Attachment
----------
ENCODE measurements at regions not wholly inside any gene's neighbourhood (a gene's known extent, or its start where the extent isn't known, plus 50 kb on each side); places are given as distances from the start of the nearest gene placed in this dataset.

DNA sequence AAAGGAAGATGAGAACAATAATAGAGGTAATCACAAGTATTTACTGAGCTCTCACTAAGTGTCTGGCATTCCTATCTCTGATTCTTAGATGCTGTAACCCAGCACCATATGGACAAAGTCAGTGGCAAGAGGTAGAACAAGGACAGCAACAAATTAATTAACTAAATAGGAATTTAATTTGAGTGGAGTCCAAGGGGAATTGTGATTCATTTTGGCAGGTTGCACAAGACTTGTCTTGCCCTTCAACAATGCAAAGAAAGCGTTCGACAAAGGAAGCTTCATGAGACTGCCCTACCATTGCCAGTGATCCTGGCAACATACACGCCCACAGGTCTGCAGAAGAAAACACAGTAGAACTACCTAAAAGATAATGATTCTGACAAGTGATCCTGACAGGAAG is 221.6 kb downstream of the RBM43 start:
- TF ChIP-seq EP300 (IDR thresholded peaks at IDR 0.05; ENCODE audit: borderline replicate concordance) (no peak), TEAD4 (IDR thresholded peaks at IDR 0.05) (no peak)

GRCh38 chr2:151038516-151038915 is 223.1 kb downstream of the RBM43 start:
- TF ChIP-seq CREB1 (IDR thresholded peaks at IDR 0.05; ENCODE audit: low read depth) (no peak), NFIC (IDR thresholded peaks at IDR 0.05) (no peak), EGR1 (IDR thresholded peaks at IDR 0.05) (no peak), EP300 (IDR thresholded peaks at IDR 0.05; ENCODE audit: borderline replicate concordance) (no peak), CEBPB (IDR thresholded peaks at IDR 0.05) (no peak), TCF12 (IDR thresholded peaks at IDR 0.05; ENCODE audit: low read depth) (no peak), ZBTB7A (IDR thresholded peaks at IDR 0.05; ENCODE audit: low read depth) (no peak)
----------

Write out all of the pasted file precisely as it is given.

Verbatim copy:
ENCODE measurements at regions not wholly inside any gene's neighbourhood (a gene's known extent, or its start where the extent isn't known, plus 50 kb on each side); places are given as distances from the start of the nearest gene placed in this dataset.

DNA sequence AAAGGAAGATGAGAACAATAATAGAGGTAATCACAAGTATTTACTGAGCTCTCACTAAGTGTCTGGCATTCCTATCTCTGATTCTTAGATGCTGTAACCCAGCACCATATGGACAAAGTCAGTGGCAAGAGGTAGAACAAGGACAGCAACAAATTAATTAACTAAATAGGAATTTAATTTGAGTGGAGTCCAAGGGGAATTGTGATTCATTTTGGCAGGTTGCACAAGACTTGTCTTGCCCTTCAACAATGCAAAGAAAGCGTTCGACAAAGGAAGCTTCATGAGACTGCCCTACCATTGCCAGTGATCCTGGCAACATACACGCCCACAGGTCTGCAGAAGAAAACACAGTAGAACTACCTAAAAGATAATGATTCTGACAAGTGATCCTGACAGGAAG is 221.6 kb downstream of the RBM43 start:
- TF ChIP-seq EP300 (IDR thresholded peaks at IDR 0.05; ENCODE audit: borderline replicate concordance) (no peak), TEAD4 (IDR thresholded peaks at IDR 0.05) (no peak)

GRCh38 chr2:151038516-151038915 is 223.1 kb downstream of the RBM43 start:
- TF ChIP-seq CREB1 (IDR thresholded peaks at IDR 0.05; ENCODE audit: low read depth) (no peak), NFIC (IDR thresholded peaks at IDR 0.05) (no peak), EGR1 (IDR thresholded peaks at IDR 0.05) (no peak), EP300 (IDR thresholded peaks at IDR 0.05; ENCODE audit: borderline replicate concordance) (no peak), CEBPB (IDR thresholded peaks at IDR 0.05) (no peak), TCF12 (IDR thresholded peaks at IDR 0.05; ENCODE audit: low read depth) (no peak), ZBTB7A (IDR thresholded peaks at IDR 0.05; ENCODE audit: low read depth) (no peak)